OB. FEB. XVI. MDCCXX.

Statesman, yet Friend to Truth! of Soul fincere,
In Action faithful, and in Honour clear !
Who broke no Promise, ferv'd no private End,
Who gain'd no Title, and who lost no Friend,
Ennobled by Himself, by. All approv'd,
Prais’d, wept, and honour’d, by the Muse he dov'd.

V.
Intended for Mr. ROWE,

In Westminster-Abbey.
Thy Reliques, Rowe, to this fair Urn we trust,
- And facred, place by Dryden's awful dust :
Beneath a rude and nameless stone he lies,
To which thy Tomb shall guide inquiring eyes.
Peace to thy gentle fhade, and endless rest!
Bleft in thy Genius, in thy Love too bleft!
One grateful Woman to thy fame supplies
What a whole thankless land to his denies.

VARIATIONS. It is as follows on the Monument in the Abbey erected to Rowe and his Daughter.

Thy Reliques, Rowe! to this sad shrine we trust,
And near thy SHAKESPEAR place thy honour'd buít,
Oh, next him, skill'd to draw the tender tear,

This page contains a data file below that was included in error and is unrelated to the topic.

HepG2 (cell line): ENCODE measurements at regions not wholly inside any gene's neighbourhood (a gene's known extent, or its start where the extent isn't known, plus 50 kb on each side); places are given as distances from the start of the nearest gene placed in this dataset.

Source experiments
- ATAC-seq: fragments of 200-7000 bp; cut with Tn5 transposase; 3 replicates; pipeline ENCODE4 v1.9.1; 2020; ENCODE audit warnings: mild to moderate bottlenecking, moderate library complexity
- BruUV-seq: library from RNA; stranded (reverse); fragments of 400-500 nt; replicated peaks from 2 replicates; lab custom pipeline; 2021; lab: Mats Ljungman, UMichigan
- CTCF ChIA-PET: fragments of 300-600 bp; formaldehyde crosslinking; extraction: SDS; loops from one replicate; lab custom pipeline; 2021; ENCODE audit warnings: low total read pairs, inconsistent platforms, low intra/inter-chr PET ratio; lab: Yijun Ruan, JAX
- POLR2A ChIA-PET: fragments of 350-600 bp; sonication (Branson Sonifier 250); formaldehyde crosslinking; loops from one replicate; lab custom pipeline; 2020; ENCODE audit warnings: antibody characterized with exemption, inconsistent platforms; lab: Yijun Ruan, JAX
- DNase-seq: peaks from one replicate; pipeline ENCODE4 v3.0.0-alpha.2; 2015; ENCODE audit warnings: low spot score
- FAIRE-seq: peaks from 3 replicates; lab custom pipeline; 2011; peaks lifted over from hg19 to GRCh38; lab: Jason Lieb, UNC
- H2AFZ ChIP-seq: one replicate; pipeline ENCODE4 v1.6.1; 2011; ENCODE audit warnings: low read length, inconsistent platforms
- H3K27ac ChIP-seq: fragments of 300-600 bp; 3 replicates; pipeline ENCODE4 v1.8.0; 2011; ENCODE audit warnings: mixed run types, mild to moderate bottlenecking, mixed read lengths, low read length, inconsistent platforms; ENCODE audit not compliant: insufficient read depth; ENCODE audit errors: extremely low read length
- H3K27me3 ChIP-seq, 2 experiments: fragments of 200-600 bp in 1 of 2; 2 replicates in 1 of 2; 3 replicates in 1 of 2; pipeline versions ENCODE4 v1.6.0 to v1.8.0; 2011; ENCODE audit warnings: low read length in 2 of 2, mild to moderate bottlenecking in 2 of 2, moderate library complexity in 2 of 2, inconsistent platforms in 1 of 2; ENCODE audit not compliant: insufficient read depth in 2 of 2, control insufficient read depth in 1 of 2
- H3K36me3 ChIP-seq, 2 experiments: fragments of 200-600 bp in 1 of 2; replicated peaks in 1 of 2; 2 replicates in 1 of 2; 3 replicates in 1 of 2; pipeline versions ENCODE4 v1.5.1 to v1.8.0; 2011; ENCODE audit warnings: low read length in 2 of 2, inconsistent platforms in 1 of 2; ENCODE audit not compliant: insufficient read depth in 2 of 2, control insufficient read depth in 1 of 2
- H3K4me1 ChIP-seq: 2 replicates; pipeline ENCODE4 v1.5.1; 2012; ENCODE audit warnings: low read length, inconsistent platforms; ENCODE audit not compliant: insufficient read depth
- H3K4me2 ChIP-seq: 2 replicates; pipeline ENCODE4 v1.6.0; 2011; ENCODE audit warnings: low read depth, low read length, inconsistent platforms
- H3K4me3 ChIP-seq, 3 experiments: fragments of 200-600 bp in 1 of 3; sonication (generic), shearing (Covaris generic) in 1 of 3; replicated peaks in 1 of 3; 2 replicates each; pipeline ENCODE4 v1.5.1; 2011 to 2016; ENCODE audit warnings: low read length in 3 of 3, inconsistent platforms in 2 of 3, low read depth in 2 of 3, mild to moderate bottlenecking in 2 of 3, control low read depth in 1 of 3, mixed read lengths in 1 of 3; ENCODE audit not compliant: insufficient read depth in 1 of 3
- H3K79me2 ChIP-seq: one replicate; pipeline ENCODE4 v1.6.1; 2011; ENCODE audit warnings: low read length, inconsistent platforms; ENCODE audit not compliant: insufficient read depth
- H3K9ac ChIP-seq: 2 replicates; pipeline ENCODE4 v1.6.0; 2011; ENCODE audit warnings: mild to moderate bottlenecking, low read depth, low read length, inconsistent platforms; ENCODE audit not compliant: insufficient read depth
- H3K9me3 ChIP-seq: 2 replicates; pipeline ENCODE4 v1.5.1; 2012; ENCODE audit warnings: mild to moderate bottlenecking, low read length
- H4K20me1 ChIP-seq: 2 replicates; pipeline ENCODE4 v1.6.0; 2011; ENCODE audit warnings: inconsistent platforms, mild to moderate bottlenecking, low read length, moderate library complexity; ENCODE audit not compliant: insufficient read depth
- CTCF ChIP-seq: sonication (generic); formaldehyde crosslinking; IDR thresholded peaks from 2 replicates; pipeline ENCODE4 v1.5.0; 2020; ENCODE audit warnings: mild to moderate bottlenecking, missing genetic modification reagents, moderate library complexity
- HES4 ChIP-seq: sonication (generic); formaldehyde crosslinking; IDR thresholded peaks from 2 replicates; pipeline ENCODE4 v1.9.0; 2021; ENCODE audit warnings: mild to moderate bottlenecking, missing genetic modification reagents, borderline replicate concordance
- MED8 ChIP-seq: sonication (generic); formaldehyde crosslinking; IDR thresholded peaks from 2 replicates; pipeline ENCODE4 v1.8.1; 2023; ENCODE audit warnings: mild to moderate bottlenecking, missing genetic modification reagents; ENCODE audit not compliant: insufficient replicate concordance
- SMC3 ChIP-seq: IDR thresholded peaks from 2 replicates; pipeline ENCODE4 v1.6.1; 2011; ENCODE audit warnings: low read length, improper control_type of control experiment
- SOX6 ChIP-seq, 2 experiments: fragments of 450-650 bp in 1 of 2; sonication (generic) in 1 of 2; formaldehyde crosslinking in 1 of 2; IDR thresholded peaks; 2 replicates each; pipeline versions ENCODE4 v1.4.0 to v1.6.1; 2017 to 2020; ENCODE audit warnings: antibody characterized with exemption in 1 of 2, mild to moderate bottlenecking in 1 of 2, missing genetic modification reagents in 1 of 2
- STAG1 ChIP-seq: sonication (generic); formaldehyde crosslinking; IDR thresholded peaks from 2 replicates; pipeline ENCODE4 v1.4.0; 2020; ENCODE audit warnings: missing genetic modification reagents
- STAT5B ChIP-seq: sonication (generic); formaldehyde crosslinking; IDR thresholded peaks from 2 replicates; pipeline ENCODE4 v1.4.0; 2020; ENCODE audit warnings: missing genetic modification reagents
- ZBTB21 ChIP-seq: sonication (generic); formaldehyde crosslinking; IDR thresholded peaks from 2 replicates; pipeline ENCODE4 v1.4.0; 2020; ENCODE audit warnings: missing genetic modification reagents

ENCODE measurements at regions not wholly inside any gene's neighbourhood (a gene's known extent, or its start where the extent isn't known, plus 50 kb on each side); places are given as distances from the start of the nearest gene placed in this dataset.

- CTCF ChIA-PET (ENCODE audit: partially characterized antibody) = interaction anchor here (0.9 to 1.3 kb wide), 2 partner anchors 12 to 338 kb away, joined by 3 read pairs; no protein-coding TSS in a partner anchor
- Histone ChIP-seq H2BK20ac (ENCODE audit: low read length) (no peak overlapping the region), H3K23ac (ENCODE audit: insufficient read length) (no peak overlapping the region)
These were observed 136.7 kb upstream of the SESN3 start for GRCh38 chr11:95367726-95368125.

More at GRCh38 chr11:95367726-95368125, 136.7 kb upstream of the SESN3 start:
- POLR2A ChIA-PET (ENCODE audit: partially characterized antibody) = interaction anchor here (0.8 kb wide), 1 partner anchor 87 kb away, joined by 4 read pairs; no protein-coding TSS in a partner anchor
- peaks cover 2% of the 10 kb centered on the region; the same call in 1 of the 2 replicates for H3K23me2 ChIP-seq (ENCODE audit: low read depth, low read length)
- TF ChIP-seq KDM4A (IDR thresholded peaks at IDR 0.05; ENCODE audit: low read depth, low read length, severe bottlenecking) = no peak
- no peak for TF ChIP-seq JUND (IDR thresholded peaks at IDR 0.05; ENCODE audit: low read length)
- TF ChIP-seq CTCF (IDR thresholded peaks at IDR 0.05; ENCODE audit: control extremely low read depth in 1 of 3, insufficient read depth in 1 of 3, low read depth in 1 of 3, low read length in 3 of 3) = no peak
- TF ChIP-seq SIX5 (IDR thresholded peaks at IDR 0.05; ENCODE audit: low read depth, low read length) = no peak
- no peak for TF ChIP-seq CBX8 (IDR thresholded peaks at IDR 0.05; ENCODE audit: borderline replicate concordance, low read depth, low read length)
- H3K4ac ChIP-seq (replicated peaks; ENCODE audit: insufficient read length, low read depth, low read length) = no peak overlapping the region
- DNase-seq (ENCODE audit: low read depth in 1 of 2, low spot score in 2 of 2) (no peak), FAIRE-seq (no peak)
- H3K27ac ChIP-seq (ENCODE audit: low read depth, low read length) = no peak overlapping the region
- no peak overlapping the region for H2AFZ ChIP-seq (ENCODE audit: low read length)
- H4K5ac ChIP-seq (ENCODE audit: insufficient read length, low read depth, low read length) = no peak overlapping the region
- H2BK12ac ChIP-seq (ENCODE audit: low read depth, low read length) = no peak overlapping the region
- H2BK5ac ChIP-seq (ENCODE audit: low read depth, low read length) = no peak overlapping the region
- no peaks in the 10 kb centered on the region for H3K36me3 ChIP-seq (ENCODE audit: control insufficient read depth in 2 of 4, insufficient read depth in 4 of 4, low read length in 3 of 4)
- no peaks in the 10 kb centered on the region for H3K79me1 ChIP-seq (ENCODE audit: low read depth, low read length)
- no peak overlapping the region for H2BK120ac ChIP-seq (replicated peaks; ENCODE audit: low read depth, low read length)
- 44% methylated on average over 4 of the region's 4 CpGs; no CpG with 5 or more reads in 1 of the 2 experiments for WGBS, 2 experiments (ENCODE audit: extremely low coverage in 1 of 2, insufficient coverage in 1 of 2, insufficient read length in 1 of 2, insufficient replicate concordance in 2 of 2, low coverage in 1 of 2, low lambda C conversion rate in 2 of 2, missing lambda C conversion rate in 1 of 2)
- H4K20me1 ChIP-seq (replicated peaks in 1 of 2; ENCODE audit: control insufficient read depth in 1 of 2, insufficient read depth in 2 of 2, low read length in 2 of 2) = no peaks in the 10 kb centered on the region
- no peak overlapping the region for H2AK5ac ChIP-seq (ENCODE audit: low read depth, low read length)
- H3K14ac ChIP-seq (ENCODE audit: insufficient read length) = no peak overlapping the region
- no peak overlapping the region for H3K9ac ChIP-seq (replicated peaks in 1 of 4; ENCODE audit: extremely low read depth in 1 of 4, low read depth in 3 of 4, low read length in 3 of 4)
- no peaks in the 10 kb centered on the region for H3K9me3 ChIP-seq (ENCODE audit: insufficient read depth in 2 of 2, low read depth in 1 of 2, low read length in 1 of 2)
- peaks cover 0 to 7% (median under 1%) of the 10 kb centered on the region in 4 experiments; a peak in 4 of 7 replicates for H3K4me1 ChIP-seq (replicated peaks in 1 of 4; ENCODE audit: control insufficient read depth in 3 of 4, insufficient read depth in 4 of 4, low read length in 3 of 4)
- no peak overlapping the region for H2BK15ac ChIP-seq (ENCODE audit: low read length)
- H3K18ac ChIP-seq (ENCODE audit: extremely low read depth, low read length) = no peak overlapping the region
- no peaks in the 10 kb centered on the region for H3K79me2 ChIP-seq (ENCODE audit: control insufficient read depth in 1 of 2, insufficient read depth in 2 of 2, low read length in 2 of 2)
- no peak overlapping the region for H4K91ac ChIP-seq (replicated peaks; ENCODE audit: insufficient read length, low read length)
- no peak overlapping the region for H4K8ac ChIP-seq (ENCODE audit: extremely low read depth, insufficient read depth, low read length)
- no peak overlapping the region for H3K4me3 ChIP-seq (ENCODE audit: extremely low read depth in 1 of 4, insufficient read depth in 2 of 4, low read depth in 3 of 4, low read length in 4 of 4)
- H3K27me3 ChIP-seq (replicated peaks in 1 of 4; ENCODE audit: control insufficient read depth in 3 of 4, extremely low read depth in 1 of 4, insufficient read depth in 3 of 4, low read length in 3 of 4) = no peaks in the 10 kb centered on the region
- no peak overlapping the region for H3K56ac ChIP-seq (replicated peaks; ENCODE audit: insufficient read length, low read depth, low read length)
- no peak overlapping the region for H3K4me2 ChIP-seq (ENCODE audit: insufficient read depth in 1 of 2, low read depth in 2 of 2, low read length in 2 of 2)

For never heart felt paffion more fincere;
To nobler sentiment to fire the brave,
Eor néver BRIT ON more di Idain'd a Nare.
Peace to thy gentle hade, and endlers rest;
• Blest in thy genius, in thy love too bleft!
And-blert, that timely from our scene remov'd,
Thy foul enjoys the liberty it lov’d.
To there, so mourn'd in death, fo lov'd in life;
The childless parent and the widow'd wife,
With tears inscribes this monumental stone,
That holds their alhes and expects her own.

NOTE S. VER. 3. Beneath a rude] The Tomb of Mr. Dryden was erected upon this hint by the Duke of Buckingham ; to which was originally intended this Epitaph,

This SHEFFIELD rais'd. The sacred Dust below

Was DRYDEN once : Tbe kejt who does not know? which the Author fince changed into the plain inscription now upon it, being only the name of that great Poet.

J. DR Y DE N. Natus Aug. 9. 1631. Mortuus Maij 1. 1700. JOANNES SHEFFIELD DUX BUCKINGHAMIENSIS POSUIT.